Paul Kendrick

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Paul Kendrick (born in 1983) is an author of popular history. With his father, Stephen Kendrick, Paul co-authored Sarah's Long Walk: The Free Blacks of Boston and How Their Struggle for Equality Changed America, which describes the legal case, Roberts v. Boston, brought on behalf of Sarah Roberts, a black child who was not allowed to attend any of the five "whites-only" schools she passed on her daily walks to school, and the effect this had on the effort to desegregate Boston schools in the 1840s.[1] The case led to the Separate but equal justification for segregation.[2] The book was named among the best non-fiction of 2005 by the Christian Science Monitor.[3]

He has also co-authored (with his father) Douglass and Lincoln: How a Revolutionary Black Leader and a Reluctant Liberator Struggled to End Slavery and Save the Union, to be published in December 2007.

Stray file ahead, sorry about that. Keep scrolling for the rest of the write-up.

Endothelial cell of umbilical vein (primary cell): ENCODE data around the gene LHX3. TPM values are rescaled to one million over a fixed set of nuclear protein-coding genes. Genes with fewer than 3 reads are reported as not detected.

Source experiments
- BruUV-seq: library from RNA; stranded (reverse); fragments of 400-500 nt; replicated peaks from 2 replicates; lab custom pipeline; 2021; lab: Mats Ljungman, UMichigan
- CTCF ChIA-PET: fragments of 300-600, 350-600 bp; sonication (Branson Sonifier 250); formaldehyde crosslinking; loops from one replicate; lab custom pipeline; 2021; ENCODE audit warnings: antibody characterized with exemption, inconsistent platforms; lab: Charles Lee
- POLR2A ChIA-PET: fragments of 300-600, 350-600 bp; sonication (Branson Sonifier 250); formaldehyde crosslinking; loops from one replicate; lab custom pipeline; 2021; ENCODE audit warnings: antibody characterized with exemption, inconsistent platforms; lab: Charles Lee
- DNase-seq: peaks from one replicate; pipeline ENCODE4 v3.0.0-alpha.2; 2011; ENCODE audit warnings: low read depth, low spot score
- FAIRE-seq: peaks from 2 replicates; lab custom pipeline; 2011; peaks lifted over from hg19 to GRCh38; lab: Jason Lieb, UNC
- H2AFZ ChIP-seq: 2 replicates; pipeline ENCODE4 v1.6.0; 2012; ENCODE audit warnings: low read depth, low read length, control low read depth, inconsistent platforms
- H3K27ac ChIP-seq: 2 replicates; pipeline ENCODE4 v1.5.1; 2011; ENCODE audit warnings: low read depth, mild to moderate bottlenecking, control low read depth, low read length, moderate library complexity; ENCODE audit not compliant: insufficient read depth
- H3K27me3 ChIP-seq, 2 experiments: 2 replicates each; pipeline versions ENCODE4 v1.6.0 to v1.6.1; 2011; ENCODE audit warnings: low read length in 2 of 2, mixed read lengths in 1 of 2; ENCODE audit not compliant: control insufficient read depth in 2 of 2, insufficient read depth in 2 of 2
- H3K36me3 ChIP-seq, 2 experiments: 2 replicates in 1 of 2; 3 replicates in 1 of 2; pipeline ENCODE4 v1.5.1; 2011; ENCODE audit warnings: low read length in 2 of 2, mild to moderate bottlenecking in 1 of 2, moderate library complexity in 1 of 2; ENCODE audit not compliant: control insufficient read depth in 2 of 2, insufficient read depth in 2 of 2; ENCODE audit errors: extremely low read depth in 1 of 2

As a student at George Washington University, Paul Kendrick served as President of the college's National Association for the Advancement of Colored People chapter and also as a Presidential Administrative Fellow. He is currently director of the Harlem Children's Zone's College Success Program. [1][4]

Publications[edit]

  • Sarah's Long Walk: The Free Blacks of Boston and How Their Struggle for Equality Changed America by Paul Kendrick & Stephen Kendrick. Beacon Press: Boston (2004). ISBN 978-0-8070-5018-7
  • Douglass and Lincoln: How a Revolutionary Black Leader and a Reluctant Liberator Struggled to End Slavery and Save the Union by Paul Kendrick & Stephen Kendrick. Walker & Company: New York (2007). ISBN 978-0-8027-1523-4

References[edit]

  1. ^ Walton, Christopher L (2005-05-01). "Ambitious first book at 21". UU World Magazine. Unitarian Universalist Association of Congregations. Archived from the original on 2007-10-09. Retrieved 2007-10-05. 
  2. ^ "Sarah's Long Walk: The Free Blacks of Boston and How Their Struggle for Equality Changed America" (HTML). Beacon Press. 
  3. ^ "Best nonfiction 2005" (HTML). Christian Science Monitor. The Christian Science Monitor. 2005-11-25. Retrieved 2007-10-05. 
  4. ^ Skouras, Lindsey (2006-03-01). "PAF writes for a cause". The Daily Colonial. George Washington University. Archived from the original on December 14, 2006. Retrieved 2007-10-05.